Saturday, May 12, 2012



Retrospective Includes Some 200 Photographs, Nearly Half Never Printed Before

Premieres in San Francisco and Travels to Washington DC, New York, Paris, and Madrid in 2013–2015

Garry Winogrand, Los Angeles, 1964; gelatin silver print; 11 x 13 15/16 in. (27.94 x 35.4 cm); collection SFMOMA, gift of Jeffrey Fraenkel; © The Estate of Garry Winogrand / Fraenkel Gallery, San Francisco

Garry Winogrand, Untitled, from the portfolio Women Are Beautiful, ca 1970; gelatin silver print; 13 15/16 x 11 1/16 in. (35.4 x 28.1 cm); Collection SFMOMA, gift of Dr. L. F. Peede, Jr.; © The Estate of Garry Winogrand / Fraenkel Gallery, San Francisco

The first retrospective in 25 years of work by artist Garry Winogrand—renowned photographer of New York City and of American life from the 1950s through the early 1980s will debut at the San Francisco Museum of Modern Art (SFMOMA) in spring of 2013. Jointly organized by SFMOMA and the National Gallery of Art, Washington, Garry Winogrand is conceived and guest-curated by the photographer and author Leo Rubinfien, who was among the youngest of Winogrand's circle of friends in the 1970s. As initiating curator, Rubinfien will work closely on the project with Erin O'Toole, assistant curator of photography at SFMOMA; and Sarah Greenough, senior curator of photographs at the National Gallery of Art.

Though widely recognized as one of the preeminent photographers of the 20th century, Winogrand's work remains largely unexplored and incompletely published. He photographed with dazzling energy and a voracious appetite—exposing over 25,000 rolls of film—but largely postponed the printing and editing his work. During the artist's lifetime he published just five modest books that contain only a fraction of his prodigious body of work. In his later years he spoke of reviewing and reediting all of his photographs, but died prematurely and abruptly, leaving behind more than 6,000 rolls of film (almost 250,000 images) that he had never seen, as well as proof sheets from his earlier years with numerous photographs he had marked but never printed.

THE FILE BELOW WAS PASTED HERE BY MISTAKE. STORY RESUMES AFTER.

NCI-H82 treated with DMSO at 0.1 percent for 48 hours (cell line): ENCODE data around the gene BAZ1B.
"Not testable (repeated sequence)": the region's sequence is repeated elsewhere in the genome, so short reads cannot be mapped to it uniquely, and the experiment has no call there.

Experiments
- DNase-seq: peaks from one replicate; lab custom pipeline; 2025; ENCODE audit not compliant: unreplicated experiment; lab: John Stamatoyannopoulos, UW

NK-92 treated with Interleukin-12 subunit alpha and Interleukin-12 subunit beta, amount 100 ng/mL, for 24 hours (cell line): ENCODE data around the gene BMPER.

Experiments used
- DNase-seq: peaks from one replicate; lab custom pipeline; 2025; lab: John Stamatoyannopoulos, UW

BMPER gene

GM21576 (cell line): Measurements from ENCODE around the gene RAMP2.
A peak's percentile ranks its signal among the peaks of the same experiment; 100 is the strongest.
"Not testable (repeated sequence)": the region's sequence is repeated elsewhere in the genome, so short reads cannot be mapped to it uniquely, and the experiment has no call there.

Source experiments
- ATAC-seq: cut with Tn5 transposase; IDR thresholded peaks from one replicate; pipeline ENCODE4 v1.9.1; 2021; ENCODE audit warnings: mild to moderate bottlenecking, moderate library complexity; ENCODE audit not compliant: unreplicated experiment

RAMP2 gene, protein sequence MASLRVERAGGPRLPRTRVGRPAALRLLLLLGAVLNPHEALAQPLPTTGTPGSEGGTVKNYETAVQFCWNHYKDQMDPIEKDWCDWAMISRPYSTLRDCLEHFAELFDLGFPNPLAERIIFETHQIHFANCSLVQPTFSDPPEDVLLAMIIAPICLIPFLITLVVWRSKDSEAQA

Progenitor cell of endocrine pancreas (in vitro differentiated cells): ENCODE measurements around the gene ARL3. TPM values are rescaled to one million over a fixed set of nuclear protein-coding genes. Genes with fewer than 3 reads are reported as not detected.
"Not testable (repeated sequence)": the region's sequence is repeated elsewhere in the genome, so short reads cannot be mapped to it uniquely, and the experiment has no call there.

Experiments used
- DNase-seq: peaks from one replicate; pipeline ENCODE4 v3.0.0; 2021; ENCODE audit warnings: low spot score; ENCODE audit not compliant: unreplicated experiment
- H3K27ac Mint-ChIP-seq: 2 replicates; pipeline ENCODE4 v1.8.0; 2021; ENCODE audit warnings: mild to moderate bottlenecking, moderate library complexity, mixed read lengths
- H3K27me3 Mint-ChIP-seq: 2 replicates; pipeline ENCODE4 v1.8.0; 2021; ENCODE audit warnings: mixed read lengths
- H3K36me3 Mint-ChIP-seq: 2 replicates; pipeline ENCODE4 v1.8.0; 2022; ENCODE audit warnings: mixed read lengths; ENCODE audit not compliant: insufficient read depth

New curatorial research undertaken for this project has enabled the first thorough review of the prints and proof sheets from Winogrand's complete working life, and will reveal to the public for the first time the full breadth of his art through more than 200 photographs. Roughly half of those have never been seen publicly; close to 100 have never before been printed.

One of the first museums to recognize photography as a legitimate art form and to establish a photography collection as early as 1935, SFMOMA continues to spearhead the scholarship and presentation of photography with this important exhibition.

Winogrand began to work as a photographer while a student at Columbia University at the end of the 1940s, at first supplying images to a number of general-interest magazines that were then at the height of their power and reach. His career was further shaped by the decline of those magazines and the rise of a new culture and business of photography centered in the art world. Winogrand is most often recalled for his work from the eruptive 1960s, which combines a sense of buoyancy with a powerful anxiety and evokes a nation that shines with possibility yet also threatens to spin out of control. In addition to presenting many of his best-known photographs from the 1960s, the exhibition will give significant attention to his work from the 1950s, the 1970s, and his years in Los Angeles from 1979 to just before his death in 1984.

In conjunction with the retrospective, SFMOMA will publish a catalogue with essays by Rubinfien; Sandra S. Phillips, senior curator of photography, SFMOMA; Sarah Greenough, senior curator of photographs, National Gallery of Art; Erin O'Toole, assistant curator of photography, SFMOMA; Jeff L. Rosenheim, curator of photography, Metropolitan Museum of Art; and Tod Papageorge, professor of art, Yale University, and one of Winogrand's closest friends.

Garry Winogrand is coorganized by SFMOMA and the National Gallery of Art. Major support for the exhibition is provided by Randi and Bob Fisher, The Henry Luce Foundation, and the National Endowment for the Arts.

The exhibition will be on view at SFMOMA from March 9 through May 31, 2013, before traveling to the National Gallery of Art, Washington (March 2 through June 8, 2014); the Metropolitan Museum of Art, New York (June through September 2014); the Jeu de Paume, Paris (October 2014 through January 2015); and the Fundacion MAPFRE, Madrid (March through June 2015).

San Francisco Museum of Modern Art